Imagine an Australia where driving a hydrogen-powered car is normal, and hydrogen gas is used to boil water for making a tea. This will happen sooner than we think. Some car dealers have already started selling hydrogen-powered cars in Australia, and hydrogen gas production is expected to start around mid-2020 in Adelaide.
The development of global hydrogen industries has fluctuated over recent decades and now the technology is ready to go, but Australian industries are behind the pack. The Australian Government’s plan for zero emissions by 2050 depends on the usage of hydrogen energy, but what is hydrogen energy and how will Australia catch up to other countries?
The COVID-19 pandemic caused a delay on the Federal Government’s new energy plan. Over the last few months, Federal Energy Minister Angus Taylor announced that companies developing commercial-scale hydrogen energy projects can get access to $70 million worth of public money. The amount of the fund increased to $300 million when he announced the alteration of the investment in early May.
Dr Gang (Kevin) Li, a senior lecturer of the Department of Chemical Engineering at the University of Melbourne, explains how hydrogen gas works as well as where it will be used in Australia’s future.
What is hydrogen energy and how do we use it?
“Hydrogen itself is not primary energy, but an energy carrier – it’s secondary energy,” Dr Li told upstart.
“In the universe, it is predominant of hydrogen. But we don’t have natural hydrogen on earth for consumption. It has to come from a different way of production; one is using fossil fuels such as coal or natural gas. You can also use electricity to split hydrogen.”
Splitting hydrogen occurs when the oxygen and hydrogen atoms in water are separated, and the leftover hydrogen is stored as a gas or liquid power source known as an energy carrier.
Is hydrogen energy clean energy?
“Whether hydrogen energy is clean or not depends on whether you use renewable energy or carbon-based fuel for production,” Dr Li said.
When renewable energy is used to produce hydrogen energy, the product is often called green hydrogen. Hydrogen energy changes its state of matter when it is used. For example, a fuel cell is used as a generator for a hydrogen car, and it converts hydrogen gas into electricity and water, but not carbon dioxide.
“Primarily, a fuel cell uses hydrogen and converts it into electric energy. The car doesn’t need an actual battery, instead, the hydrogen fuel cell works like a power generator,” Dr Li said.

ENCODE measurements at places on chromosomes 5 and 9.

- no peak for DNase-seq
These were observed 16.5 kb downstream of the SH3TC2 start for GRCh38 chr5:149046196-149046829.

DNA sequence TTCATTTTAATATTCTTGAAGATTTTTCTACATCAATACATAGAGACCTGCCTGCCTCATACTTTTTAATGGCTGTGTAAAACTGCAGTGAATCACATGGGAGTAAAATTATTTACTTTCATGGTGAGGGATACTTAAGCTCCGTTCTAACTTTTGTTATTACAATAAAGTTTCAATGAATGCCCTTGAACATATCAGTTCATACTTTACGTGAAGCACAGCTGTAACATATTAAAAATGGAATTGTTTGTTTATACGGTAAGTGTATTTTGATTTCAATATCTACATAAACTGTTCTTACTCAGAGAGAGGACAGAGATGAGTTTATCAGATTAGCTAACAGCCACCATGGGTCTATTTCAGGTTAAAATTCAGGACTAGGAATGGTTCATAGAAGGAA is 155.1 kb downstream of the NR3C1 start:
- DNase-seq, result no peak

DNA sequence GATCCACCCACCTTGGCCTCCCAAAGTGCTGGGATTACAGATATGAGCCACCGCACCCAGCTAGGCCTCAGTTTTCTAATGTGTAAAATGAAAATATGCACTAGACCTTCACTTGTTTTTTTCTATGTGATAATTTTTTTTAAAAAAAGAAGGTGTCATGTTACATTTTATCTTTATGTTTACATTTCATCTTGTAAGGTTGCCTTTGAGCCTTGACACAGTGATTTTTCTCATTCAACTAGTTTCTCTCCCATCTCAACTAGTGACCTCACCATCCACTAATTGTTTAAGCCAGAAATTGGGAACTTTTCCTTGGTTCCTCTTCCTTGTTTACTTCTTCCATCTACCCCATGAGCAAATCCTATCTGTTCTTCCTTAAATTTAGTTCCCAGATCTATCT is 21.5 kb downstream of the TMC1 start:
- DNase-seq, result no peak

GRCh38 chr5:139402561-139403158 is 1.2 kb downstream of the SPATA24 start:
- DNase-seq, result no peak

What can hydrogen energy be used for?
Australia is so close to driving zero carbon emitting cars. For example, Hyundai’s NEXO drives 800km with five minutes charging. But the problem is the lack of charging stations currently built in Australia. Dr Li believes hydrogen energy can be used for powering many different devices in the future, although the pipelines used for natural gas need to be adjusted for hydrogen gas.
“Long term, there is a plan to transport hydrogen and natural gas together. Distribution of the mixture of gas can be to [fuel] stations, chemical plants or cooking [at home]. It could be anything.”
According to the COAG Energy Council, hydrogen energy can be provided like natural gas to our home. In Adelaide, the Australian Gas Network constructed a hydrogen production facility at one of the city’s renewable energy hubs. The hydrogen will be blended into the local gas distribution network.
Is it liquid or gas?
It can be confusing to understand this because hydrogen often relates to water. Dr Li said that the state of matter depends on how the hydrogen energy is stored and exported. The Government plans to export liquified hydrogen fuel to South East Asian countries such as Japan and South Korea.
“Compression of hydrogen gas is relatively easy, but not an idealistic way to export over the sea,” Dr Li said.
“Inland, hydrogen transportation is easy. But, if the two countries are separated by an ocean or sea, like Australia and Japan, you need a cargo ship or banker ship.”
How soon will hydrogen energy be part of Australia’s future?
Last December, Japan’s Kawasaki Heavy Industries built a liquid hydrogen carrier ship which was part of Australia and Japan’s project. Dr Li said that’s the only way for Australia to export hydrogen.
“In order to export hydrogen energy abroad, we also have to find how to liquify it efficiently in an economical manner.”
“Australia will use natural gas for the next few decades, I don’t think there is a sudden transition from natural gas to hydrogen.”
The federal government’s Technology Investment Roadmap picked hydrogen as a priority to lower Australia’s carbon emissions and meet its commitment to the Paris Agreement. Demands for the technology is growing around the world, Australia will soon face further discussion on the new energy.
Article: Yuto Ito is a first year Graduate Diploma of Media and Communication student (Journalism) at La Trobe University. You can follow him on Twitter @Petemymate